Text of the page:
Federal Race Discrimination Commissioner Tim Soutphommasane. Photo: Kate Geraghty
That joke in the lunch room about a colleague's racial background is an insidious form of racism that will cause damage.
Federal Race Discrimination Commissioner Tim Soutphommasane is calling on Australians to take a stand against so-called casual racism.
Before a visit to Canberra on Tuesday, he said racist jokes in the workplace or on public transport should not be dismissed lightly.
''You don't need to be bashed up or subjected to a vicious haranguing for an act of racism to occur,'' he said.
''As a category [casual racism] is something that doesn't exist scientifically but it's shorthand for capturing the kind of racism that many people experience in their workplace, on public transport, in their neighbourhoods, which causes a real civic harm.
''It's more subtle than the violent forms of racism that we associate with prejudice and discrimination, but it is very harmful and it can help perpetuate stereotypes that people have about others.
''The real problem with all this is
that it can make another person feel like a second-class citizen and it can also empower people to humiliate others on the basis of their race.''
Dr Soutphommasane said the best-known recent example of casual racism was footballer Adam Goodes being called an ape by a spectator and Collingwood president Eddie McGuire's remark suggesting the Swans star could be used to promote the King Kong musical.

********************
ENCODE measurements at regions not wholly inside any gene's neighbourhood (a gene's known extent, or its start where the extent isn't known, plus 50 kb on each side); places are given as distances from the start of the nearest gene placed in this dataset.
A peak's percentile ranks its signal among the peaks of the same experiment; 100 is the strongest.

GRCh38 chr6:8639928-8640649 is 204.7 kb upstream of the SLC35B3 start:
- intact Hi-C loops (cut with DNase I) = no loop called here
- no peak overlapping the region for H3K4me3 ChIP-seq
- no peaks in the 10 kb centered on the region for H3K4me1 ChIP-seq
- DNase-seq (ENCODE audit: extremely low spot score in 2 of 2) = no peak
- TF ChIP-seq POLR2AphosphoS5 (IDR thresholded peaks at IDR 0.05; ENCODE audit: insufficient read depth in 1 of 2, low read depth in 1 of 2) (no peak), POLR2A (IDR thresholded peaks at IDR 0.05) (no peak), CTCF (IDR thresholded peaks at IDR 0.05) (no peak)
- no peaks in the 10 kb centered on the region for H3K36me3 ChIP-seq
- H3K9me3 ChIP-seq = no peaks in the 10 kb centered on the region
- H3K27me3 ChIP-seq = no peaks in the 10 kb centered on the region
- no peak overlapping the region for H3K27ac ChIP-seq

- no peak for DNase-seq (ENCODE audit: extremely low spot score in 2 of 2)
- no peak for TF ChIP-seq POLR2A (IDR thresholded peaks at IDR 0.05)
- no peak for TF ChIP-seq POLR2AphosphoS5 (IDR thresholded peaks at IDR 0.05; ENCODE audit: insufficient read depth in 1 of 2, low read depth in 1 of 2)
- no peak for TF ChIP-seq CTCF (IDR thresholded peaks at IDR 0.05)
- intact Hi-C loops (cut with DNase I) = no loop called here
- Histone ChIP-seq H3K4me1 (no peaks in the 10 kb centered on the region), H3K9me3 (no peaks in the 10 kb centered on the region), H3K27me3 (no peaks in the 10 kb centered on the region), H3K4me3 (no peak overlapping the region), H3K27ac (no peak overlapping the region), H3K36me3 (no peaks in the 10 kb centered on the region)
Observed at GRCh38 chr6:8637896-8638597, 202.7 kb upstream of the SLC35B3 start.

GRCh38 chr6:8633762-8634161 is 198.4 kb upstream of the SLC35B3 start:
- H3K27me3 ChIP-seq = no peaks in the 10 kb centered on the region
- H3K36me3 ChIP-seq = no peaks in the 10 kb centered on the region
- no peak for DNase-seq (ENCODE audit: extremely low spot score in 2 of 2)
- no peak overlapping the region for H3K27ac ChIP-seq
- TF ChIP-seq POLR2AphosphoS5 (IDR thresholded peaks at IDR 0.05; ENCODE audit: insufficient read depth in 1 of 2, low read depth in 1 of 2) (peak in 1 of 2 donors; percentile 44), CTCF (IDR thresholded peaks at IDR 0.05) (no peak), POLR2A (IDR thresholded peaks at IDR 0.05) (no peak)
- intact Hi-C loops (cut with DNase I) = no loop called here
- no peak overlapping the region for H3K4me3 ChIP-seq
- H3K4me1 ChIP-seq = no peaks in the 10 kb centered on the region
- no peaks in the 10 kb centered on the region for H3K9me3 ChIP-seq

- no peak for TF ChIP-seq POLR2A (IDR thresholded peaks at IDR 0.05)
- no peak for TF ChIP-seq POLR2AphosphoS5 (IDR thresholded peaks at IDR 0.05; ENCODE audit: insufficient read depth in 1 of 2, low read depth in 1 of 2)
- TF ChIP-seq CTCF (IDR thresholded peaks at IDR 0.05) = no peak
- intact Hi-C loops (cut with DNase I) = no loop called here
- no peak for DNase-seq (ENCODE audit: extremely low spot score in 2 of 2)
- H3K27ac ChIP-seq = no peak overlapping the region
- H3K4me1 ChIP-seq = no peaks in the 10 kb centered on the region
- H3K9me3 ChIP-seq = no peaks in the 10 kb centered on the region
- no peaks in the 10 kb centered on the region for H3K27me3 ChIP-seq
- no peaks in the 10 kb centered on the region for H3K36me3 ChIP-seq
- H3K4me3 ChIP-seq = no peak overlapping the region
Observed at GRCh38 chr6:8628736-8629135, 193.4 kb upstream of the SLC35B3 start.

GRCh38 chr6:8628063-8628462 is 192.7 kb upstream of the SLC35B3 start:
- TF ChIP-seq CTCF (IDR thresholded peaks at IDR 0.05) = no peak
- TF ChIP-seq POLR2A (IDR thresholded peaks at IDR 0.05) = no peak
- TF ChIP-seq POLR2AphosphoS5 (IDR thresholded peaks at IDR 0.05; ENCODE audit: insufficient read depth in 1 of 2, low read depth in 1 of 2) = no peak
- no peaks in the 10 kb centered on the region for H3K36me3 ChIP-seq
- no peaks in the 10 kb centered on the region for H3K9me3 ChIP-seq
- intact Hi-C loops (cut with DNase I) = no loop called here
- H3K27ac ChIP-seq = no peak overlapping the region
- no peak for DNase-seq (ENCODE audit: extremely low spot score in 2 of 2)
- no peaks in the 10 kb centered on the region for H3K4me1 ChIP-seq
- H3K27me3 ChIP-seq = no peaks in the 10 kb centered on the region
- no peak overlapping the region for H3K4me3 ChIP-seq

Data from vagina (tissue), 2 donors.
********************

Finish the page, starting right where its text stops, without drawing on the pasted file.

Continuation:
''Sometimes this sort of prejudice isn't accompanied by bad intention or by malice but the impact is nonetheless there,'' he said.
''When it comes to racism it's not only about intentions, the impact is what it's all about and we need to beware of the impact of our words and actions.
''We should not tolerate it as acceptable behaviour.
''When we are indifferent or when we trivialise prejudice, it can quickly escalate into something much nastier.
''Racist violence does not happen in a vacuum, it feeds off prejudice and stereotypes.''
Dr Soutphommasane said there was increasing awareness of casual racism as a issue.
''It's a variety of racism that sometimes gets overlooked as harmful behaviour,'' he said.
Dr Soutphommasane said the Scanlon Foundation report on social cohesion, which was released on Monday, showed a rise in the number of people who had experienced racial discrimination in the past 12 months.
''This is still an ongoing challenge for Australian society - we pride ourselves on the ethos of a fair go but we need to make sure we live up to that ethos in our everyday lives,'' he said.
''I don't think prejudice will ever be banished or eradicated, but we have to do our part to ensure that we can live up to our potential as a society.
''This is the real problem with racial prejudice and discrimination - it's not about hurt feelings.
''It prevents individuals from fulfilling their potential and it holds our society back.''